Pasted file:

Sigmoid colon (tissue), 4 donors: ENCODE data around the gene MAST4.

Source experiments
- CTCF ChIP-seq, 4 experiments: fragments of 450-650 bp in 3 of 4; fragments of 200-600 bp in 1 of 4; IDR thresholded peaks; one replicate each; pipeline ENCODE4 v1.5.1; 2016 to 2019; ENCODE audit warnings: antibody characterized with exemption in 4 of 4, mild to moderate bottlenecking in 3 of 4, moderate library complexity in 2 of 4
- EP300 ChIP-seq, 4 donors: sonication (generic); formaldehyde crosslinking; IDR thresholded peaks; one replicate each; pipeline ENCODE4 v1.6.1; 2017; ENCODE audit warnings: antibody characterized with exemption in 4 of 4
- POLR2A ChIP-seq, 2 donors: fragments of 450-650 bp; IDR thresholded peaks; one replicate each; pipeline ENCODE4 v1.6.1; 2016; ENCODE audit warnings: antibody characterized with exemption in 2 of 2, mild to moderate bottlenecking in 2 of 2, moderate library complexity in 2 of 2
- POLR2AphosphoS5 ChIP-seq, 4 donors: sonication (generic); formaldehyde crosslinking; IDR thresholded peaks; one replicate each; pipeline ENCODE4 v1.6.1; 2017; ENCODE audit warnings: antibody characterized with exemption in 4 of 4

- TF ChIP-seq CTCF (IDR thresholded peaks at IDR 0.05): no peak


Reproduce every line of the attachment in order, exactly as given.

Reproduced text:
Sigmoid colon (tissue), 4 donors: ENCODE data around the gene MAST4.

Source experiments
- CTCF ChIP-seq, 4 experiments: fragments of 450-650 bp in 3 of 4; fragments of 200-600 bp in 1 of 4; IDR thresholded peaks; one replicate each; pipeline ENCODE4 v1.5.1; 2016 to 2019; ENCODE audit warnings: antibody characterized with exemption in 4 of 4, mild to moderate bottlenecking in 3 of 4, moderate library complexity in 2 of 4
- EP300 ChIP-seq, 4 donors: sonication (generic); formaldehyde crosslinking; IDR thresholded peaks; one replicate each; pipeline ENCODE4 v1.6.1; 2017; ENCODE audit warnings: antibody characterized with exemption in 4 of 4
- POLR2A ChIP-seq, 2 donors: fragments of 450-650 bp; IDR thresholded peaks; one replicate each; pipeline ENCODE4 v1.6.1; 2016; ENCODE audit warnings: antibody characterized with exemption in 2 of 2, mild to moderate bottlenecking in 2 of 2, moderate library complexity in 2 of 2
- POLR2AphosphoS5 ChIP-seq, 4 donors: sonication (generic); formaldehyde crosslinking; IDR thresholded peaks; one replicate each; pipeline ENCODE4 v1.6.1; 2017; ENCODE audit warnings: antibody characterized with exemption in 4 of 4

- TF ChIP-seq CTCF (IDR thresholded peaks at IDR 0.05): no peak